Resistance to Nucleoside Reverse Transcriptase Inhibitors

Last updated March 22, 2015
Case Authors: 
David H. Spach, MD's picture
David H. Spach, MD
Professor of Medicine
Division of Infectious Diseases
Clinical Director, Frontier AIDS Education and Training Center
University of Washington School of Medicine
Learning Objectives: 
  1. List the most common genotypic mutations associated with resistance to nelfinavir (Viracept)
  2. Discuss the response to new treatment regimens in patients who experience virologic failure with nelfinavir.

Display Group

  1. Singh K, Marchand B, Kirby KA, Michailidis E, Sarafianos SG. Structural Aspects of Drug Resistance and Inhibition of HIV-1 Reverse Transcriptase. Viruses. 2010;2:606-638.
  2. Tang MW, Shafer RW. HIV-1 antiretroviral resistance: scientific principles and clinical applications. Drugs. 2012;72:e1-25.
  3. Deval J, Courcambeck J, Selmi B, Boretto J, Canard B. Structural determinants and molecular mechanisms for the resistance of HIV-1 RT to nucleoside analogues. Curr Drug Metab. 2004;5:305-16.
  4. Shafer RW, Schapiro JM. HIV-1 drug resistance mutations: an updated framework for the second decade of HAART. AIDS Rev. 2008;10:67-84.
  5. Tu X, Das K, Han Q, et al. Structural basis of HIV-1 resistance to AZT by excision. Nat Struct Mol Biol. 2010;17:1202-9.
  6. Meyer PR, Matsuura SE, Mian AM, So AG, Scott WA. A mechanism of AZT resistance: an increase in nucleotide-dependent primer unblocking by mutant HIV-1 reverse transcriptase. Mol Cell. 1999;4:35-43.
  7. Keulen W, Back NK, van Wijk A, Boucher CA, Berkhout B. Initial appearance of the 184Ile variant in lamivudine-treated patients is caused by the mutational bias of human immunodeficiency virus type 1 reverse transcriptase. J Virol. 1997;71:3346-50.
  8. Eron JJ, Benoit SL, Jemsek J, et al. Treatment with lamivudine, zidovudine, or both in HIV-positive patients with 200 to 500 CD4+ cells per cubic millimeter. North American HIV Working Party. N Engl J Med. 1995;333:1662-9.
  9. Gupta R, Hill A, Sawyer AW, Pillay D. Emergence of drug resistance in HIV type 1-infected patients after receipt of first-line highly active antiretroviral therapy: a systematic review of clinical trials. Clin Infect Dis. 2008;47:712-22.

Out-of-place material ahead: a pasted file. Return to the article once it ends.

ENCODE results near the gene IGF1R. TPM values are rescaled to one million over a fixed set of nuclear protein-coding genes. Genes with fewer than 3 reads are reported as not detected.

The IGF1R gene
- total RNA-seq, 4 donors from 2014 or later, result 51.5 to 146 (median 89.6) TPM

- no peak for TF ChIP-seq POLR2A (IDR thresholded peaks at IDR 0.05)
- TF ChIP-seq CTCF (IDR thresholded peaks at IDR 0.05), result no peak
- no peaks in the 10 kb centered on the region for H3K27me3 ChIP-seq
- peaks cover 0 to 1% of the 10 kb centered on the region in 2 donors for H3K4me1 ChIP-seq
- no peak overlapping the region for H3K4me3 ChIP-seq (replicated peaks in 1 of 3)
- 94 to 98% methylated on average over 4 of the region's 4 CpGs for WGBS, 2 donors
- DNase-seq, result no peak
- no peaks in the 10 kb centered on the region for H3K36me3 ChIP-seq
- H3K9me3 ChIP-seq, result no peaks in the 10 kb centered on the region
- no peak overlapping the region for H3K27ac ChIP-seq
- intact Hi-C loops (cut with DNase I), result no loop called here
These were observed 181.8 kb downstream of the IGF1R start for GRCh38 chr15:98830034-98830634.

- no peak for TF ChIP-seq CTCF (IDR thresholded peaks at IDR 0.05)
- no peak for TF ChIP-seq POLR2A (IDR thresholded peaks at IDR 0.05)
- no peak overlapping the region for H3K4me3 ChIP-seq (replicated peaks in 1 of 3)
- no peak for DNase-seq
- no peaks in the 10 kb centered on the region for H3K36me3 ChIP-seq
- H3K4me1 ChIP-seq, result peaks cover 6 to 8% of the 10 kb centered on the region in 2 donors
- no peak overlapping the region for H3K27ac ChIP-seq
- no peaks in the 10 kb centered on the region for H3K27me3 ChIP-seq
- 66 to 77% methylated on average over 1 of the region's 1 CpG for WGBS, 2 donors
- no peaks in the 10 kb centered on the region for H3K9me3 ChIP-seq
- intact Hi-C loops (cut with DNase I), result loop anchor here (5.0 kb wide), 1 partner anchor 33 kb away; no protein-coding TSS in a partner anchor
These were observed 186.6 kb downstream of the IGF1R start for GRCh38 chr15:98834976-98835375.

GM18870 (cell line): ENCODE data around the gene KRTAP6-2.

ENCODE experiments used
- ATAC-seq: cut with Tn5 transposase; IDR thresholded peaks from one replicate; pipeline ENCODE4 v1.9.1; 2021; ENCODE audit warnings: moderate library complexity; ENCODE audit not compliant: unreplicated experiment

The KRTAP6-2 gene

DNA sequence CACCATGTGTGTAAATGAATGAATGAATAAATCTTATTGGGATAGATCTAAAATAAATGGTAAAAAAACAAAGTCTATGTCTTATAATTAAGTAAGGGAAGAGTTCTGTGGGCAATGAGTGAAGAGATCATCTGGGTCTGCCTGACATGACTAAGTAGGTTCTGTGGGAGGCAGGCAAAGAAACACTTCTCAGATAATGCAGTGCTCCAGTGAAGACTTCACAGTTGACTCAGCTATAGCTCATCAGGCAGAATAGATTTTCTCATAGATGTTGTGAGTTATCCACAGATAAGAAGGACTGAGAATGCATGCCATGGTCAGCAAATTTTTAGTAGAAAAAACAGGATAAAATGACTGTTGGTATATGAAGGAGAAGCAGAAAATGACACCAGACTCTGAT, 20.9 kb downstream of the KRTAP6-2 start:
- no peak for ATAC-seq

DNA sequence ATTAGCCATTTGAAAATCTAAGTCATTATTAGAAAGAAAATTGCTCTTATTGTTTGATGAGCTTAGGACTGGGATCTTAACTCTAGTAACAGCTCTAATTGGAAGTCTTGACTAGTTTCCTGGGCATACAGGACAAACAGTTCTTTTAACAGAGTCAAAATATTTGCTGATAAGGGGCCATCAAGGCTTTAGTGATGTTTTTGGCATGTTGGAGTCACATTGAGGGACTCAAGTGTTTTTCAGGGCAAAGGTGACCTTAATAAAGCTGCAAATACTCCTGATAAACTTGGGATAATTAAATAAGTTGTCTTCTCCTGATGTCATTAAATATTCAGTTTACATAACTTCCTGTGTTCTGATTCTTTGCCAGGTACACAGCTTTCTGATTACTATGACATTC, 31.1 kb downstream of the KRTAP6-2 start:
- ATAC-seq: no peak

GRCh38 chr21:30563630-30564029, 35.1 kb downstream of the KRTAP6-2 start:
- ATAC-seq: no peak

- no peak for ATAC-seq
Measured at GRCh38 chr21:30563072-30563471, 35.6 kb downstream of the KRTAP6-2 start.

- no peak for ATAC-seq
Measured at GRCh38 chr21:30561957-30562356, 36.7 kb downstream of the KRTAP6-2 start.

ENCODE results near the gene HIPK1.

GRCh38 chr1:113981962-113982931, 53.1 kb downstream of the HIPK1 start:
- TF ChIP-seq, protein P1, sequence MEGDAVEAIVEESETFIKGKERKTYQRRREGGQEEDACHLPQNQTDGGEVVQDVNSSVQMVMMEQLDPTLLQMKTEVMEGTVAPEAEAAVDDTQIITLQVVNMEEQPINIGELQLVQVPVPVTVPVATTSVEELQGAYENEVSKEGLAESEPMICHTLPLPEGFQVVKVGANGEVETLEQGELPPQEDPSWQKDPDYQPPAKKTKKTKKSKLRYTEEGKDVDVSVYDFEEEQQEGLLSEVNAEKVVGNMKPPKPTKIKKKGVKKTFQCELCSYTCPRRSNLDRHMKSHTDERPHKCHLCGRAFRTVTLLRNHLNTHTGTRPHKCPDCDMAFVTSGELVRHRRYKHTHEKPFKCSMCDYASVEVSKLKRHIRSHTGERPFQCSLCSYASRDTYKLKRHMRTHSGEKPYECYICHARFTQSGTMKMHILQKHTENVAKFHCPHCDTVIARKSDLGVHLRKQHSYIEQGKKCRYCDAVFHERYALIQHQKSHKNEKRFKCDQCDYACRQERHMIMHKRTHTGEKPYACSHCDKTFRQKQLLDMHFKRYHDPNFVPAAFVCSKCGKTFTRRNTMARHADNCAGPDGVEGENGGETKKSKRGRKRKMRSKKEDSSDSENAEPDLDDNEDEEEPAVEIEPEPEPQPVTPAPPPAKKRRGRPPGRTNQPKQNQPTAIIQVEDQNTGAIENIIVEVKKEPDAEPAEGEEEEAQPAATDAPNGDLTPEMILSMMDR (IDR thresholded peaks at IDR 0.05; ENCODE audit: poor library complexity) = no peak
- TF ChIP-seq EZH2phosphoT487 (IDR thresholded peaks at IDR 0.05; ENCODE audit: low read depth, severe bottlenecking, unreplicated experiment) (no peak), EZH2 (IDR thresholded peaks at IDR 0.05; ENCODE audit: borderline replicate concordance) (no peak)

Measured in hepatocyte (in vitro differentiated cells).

10. Whitcomb JM, Parkin NT, Chappey C, Hellmann NS, Petropoulos CJ. Broad nucleoside reverse-transcriptase inhibitor cross-resistance in human immunodeficiency virus type 1 clinical isolates. J Infect Dis. 2003;188:992-1000.
  11. Petrella M, Wainberg MA. Might the M184V substitution in HIV-1 RT confer clinical benefit? AIDS Rev. 2002;4:224-32.
  12. Castagna A, Danise A, Menzo S, et al. Lamivudine monotherapy in HIV-1-infected patients harbouring a lamivudine-resistant virus: a randomized pilot study (E-184V study). AIDS. 2006;20:795-803.
  13. Trignetti M, Sing T, Svicher V, et al. Dynamics of NRTI resistance mutations during therapy interruption. AIDS Res Hum Retroviruses. 2009;25:57-64.
  14. Kulkarni R, Babaoglu K, Lansdon EB, et al. The HIV-1 reverse transcriptase M184I mutation enhances the E138K-associated resistance to rilpivirine and decreases viral fitness. J Acquir Immune Defic Syndr. 2012;59:47-54.
  15. Hu Z, Kuritzkes DR. Interaction of reverse transcriptase (RT) mutations conferring resistance to lamivudine and etravirine: effects on fitness and RT activity of human immunodeficiency virus type 1. J Virol. 2011;85:11309-14.
  16. Marcelin AG, Delaugerre C, Wirden M, et al. Thymidine analogue reverse transcriptase inhibitors resistance mutations profiles and association to other nucleoside reverse transcriptase inhibitors resistance mutations observed in the context of virological failure. J Med Virol. 2004;72:162-5.
  17. Miller V, Larder BA. Mutational patterns in the HIV genome and cross-resistance following nucleoside and nucleotide analogue drug exposure. Antivir Ther. 2001;6 Suppl 3:25-44.